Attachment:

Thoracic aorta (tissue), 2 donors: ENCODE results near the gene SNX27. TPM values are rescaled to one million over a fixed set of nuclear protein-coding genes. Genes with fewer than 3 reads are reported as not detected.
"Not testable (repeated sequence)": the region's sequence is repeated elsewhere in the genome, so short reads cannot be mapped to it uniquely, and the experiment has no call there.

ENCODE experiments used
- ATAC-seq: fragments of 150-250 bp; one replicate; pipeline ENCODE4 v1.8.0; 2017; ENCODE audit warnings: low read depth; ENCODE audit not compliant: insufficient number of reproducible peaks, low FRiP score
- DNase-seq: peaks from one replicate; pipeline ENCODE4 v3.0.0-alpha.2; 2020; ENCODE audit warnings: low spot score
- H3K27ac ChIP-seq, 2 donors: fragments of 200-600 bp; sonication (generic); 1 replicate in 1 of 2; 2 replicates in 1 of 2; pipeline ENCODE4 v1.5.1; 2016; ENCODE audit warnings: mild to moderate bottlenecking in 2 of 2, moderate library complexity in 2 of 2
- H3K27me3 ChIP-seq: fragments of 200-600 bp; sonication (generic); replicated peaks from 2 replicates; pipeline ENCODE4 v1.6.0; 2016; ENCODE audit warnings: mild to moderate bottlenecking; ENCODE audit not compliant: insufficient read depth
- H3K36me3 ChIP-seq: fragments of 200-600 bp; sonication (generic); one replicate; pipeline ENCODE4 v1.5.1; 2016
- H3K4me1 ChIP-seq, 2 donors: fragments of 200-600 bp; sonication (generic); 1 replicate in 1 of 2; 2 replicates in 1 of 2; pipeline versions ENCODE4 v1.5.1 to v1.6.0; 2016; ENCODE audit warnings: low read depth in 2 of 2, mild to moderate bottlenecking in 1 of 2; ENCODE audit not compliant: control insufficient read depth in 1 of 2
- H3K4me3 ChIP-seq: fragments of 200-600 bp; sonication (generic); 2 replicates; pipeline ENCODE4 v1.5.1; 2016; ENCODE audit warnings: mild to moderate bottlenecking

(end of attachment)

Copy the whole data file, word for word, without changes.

Thoracic aorta (tissue), 2 donors: ENCODE results near the gene SNX27. TPM values are rescaled to one million over a fixed set of nuclear protein-coding genes. Genes with fewer than 3 reads are reported as not detected.
"Not testable (repeated sequence)": the region's sequence is repeated elsewhere in the genome, so short reads cannot be mapped to it uniquely, and the experiment has no call there.

ENCODE experiments used
- ATAC-seq: fragments of 150-250 bp; one replicate; pipeline ENCODE4 v1.8.0; 2017; ENCODE audit warnings: low read depth; ENCODE audit not compliant: insufficient number of reproducible peaks, low FRiP score
- DNase-seq: peaks from one replicate; pipeline ENCODE4 v3.0.0-alpha.2; 2020; ENCODE audit warnings: low spot score
- H3K27ac ChIP-seq, 2 donors: fragments of 200-600 bp; sonication (generic); 1 replicate in 1 of 2; 2 replicates in 1 of 2; pipeline ENCODE4 v1.5.1; 2016; ENCODE audit warnings: mild to moderate bottlenecking in 2 of 2, moderate library complexity in 2 of 2
- H3K27me3 ChIP-seq: fragments of 200-600 bp; sonication (generic); replicated peaks from 2 replicates; pipeline ENCODE4 v1.6.0; 2016; ENCODE audit warnings: mild to moderate bottlenecking; ENCODE audit not compliant: insufficient read depth
- H3K36me3 ChIP-seq: fragments of 200-600 bp; sonication (generic); one replicate; pipeline ENCODE4 v1.5.1; 2016
- H3K4me1 ChIP-seq, 2 donors: fragments of 200-600 bp; sonication (generic); 1 replicate in 1 of 2; 2 replicates in 1 of 2; pipeline versions ENCODE4 v1.5.1 to v1.6.0; 2016; ENCODE audit warnings: low read depth in 2 of 2, mild to moderate bottlenecking in 1 of 2; ENCODE audit not compliant: control insufficient read depth in 1 of 2
- H3K4me3 ChIP-seq: fragments of 200-600 bp; sonication (generic); 2 replicates; pipeline ENCODE4 v1.5.1; 2016; ENCODE audit warnings: mild to moderate bottlenecking